**WIP – Robena Finch – Written Fall 2012**
My thoughts return to the sidewalk and I begin to feel as though someone is behind me. It’s midnight and there are streetlights lining my path, but I still feel uneasy. My senses are heightened, aware of every flash of light, every empty shopping bag carried eerily by the night’s breeze. It’s then that I begin to think that walking home alone was not a good idea. I’m too scared to look behind me so I pick up my pace. There is no sound coming from behind me, but I still sense someone is there. Am I paranoid?
My breath catches and now my heart is quickening. It’s coming again. My chest constricts. My hands are tingling. I’m gasping. I run faster. I run as if the simple act of it will set me free. Tears are in my eyes and panic has taken over. I vaguely hear the crunch of the salt beneath my feet and narrowly miss that it is now the sound of four feet, not two.
Large hands grasp my arms. I scream. Over and over, I scream. A hand covers my mouth and I want to open my eyes, but I’m too afraid. I shake my head in an attempt to free myself, but this man is too strong.
“Shhh, Robena. Calm down. Breathe.”
My heart is loud in my ears. I barely hear the words. Finally I open one eye and then the other.
It’s him, the quiet Québecois from the bar. It’s Serge.
“You’re having a panic attack,” he says calmly.
My mind is still racing with my heart and my breaths are shallow and quick. He’s rubbing my back and bending me forward, encouraging me to settle.
“Breathe,” he says over and over. His voice is so tender and smooth I want to fade into it, the origins of it: a place tranquil and still knowing all is well and there is nothing to fear. His body is close to mine, very close. I know he’s a stranger but I allow myself to be caught up in his compassion for a while.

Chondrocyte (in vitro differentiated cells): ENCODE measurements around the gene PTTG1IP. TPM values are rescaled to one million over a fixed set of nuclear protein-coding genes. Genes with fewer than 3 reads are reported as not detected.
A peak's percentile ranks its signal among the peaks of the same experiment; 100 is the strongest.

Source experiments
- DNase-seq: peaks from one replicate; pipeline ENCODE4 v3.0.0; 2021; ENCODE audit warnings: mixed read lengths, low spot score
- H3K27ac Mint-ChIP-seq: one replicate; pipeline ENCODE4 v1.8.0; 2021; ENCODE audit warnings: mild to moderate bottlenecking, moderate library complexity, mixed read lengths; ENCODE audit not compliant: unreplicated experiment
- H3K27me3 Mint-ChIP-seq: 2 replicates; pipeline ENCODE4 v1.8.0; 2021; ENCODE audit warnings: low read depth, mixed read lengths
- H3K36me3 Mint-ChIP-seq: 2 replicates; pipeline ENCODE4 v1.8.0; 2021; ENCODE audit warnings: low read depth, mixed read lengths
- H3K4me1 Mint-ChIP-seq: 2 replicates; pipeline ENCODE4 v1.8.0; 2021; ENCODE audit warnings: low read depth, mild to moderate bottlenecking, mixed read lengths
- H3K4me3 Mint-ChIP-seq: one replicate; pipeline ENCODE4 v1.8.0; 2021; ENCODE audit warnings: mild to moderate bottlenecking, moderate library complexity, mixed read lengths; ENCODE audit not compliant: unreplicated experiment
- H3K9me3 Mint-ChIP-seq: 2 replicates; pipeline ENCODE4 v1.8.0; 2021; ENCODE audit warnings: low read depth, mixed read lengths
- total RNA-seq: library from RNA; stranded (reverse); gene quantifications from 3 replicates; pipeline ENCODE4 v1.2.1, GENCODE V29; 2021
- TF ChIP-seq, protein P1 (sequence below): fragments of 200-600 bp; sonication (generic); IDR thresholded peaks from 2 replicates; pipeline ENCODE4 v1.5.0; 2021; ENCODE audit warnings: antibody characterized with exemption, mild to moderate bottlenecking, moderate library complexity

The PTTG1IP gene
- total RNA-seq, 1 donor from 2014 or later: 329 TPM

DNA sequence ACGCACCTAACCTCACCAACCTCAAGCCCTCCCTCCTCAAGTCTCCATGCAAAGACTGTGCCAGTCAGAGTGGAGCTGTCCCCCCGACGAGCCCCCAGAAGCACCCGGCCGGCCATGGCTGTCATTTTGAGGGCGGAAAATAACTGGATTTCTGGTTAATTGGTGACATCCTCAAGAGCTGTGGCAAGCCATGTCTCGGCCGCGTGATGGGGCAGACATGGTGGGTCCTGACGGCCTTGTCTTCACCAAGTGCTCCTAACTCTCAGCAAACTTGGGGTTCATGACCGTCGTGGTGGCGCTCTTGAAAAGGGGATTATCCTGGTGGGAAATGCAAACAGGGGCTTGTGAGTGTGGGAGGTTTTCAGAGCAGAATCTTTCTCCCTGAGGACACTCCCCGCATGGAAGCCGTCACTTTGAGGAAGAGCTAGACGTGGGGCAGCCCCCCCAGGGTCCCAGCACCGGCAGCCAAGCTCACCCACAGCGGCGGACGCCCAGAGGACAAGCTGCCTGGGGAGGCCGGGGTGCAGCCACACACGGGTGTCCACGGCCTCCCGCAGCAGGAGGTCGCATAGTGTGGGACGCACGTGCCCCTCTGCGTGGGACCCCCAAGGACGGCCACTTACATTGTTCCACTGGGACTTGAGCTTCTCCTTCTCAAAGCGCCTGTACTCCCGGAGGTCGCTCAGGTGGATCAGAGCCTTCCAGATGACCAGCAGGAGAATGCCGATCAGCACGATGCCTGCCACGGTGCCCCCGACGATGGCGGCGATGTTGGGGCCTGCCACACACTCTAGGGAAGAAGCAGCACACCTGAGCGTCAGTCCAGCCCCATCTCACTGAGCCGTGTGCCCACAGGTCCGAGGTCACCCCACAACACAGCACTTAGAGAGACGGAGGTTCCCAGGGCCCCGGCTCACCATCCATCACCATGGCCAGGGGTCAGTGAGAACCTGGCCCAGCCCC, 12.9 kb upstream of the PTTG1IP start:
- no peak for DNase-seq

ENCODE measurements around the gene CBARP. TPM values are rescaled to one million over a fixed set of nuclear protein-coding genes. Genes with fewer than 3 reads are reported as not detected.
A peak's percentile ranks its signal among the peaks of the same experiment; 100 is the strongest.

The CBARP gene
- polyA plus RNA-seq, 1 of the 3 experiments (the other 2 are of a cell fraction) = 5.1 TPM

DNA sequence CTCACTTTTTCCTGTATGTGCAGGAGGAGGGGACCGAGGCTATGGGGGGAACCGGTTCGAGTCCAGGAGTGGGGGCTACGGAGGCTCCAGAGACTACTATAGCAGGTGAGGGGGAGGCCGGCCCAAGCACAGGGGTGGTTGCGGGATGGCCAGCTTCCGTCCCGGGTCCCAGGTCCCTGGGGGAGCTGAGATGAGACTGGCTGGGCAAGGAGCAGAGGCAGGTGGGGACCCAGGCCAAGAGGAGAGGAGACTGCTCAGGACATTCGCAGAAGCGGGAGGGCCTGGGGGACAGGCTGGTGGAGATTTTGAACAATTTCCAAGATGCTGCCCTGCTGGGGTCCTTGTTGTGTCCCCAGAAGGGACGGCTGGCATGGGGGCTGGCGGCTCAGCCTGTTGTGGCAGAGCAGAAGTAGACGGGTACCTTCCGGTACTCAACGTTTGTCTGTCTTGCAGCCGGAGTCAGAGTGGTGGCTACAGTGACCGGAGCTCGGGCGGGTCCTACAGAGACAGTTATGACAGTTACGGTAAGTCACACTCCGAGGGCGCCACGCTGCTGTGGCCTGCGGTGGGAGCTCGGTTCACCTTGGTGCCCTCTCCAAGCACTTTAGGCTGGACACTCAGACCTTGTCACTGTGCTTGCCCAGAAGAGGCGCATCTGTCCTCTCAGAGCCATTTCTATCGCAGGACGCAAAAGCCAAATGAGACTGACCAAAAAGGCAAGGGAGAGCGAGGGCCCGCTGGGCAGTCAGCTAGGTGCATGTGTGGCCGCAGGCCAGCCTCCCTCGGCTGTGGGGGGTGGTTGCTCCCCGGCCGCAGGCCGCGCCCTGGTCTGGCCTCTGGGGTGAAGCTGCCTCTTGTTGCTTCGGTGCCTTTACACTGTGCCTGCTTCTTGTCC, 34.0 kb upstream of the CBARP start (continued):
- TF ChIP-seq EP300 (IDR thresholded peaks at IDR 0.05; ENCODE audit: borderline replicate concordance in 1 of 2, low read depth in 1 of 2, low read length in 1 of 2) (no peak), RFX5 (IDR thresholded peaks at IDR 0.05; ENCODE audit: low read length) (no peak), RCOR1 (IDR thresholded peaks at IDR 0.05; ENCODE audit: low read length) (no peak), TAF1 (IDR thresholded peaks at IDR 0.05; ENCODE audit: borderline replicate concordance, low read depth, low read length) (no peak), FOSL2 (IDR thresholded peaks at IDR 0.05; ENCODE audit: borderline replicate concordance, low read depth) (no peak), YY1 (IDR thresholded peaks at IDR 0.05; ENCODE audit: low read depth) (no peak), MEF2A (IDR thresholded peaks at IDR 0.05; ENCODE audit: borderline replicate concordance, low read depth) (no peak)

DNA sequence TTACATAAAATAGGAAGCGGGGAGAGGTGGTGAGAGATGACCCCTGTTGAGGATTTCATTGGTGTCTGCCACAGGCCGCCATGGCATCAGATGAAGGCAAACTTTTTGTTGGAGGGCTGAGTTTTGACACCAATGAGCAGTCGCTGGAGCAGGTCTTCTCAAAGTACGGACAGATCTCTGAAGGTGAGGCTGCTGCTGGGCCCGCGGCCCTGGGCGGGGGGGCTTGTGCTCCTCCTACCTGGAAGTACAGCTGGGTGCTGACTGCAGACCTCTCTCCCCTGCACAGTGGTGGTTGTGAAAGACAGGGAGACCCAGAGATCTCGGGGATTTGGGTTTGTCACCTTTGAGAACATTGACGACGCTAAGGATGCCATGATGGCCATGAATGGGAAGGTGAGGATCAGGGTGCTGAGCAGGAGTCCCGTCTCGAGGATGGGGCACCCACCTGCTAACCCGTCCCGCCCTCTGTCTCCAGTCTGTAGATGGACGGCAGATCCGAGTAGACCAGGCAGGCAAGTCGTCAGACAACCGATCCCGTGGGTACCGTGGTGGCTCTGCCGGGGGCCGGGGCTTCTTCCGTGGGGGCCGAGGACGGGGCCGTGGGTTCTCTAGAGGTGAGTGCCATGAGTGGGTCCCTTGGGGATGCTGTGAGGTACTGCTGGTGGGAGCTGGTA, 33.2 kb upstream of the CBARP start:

Standing up, I take a deep cleansing breath. He backs away slightly, giving me room.”What are you doing here?” I ask finally. My tone is sharp in spite of myself.
He smirks. “Helping you. Or maybe not?”
“Helping me?” I ask incredulous. “With the panic attack? You were the cause of it! Why the hell were you following me?” I yell. I’m more intrigued than pissed off, but I can’t seem to control my tone.
“I…Vicky said you were taking the bus home, but I saw the bus go by without you on it so I left to make sure you were safe.” His eyes are looking straight into mine, slightly nervous but unafraid. I don’t intimidate him and I find myself wondering if anyone ever did. “Why are you walking all by yourself?” he asks. “There are dangerous people out at night, you know.”
I study him further. His brow is furrowed in genuine concern. His jaw is clenched. I want to reach out to touch him and ease the tension in his face, but I stop myself. “You sound like you speak from experience.”
Silence. He lowers his head. I don’t know why or how, but I appear to have offended him.
“Come on.” His voice is gruff. “I’m walking you home.” It’s not a request; it’s an order.
I protest. How will he get back to his car? How come it’s okay for him to walk alone and not me? He levels a look at me that says: “Really?” He’s got a point. Serge is at least six feet and his presence is imposing. Sheer strength it is obvious he possesses, but there’s rage in him too. Raw rage.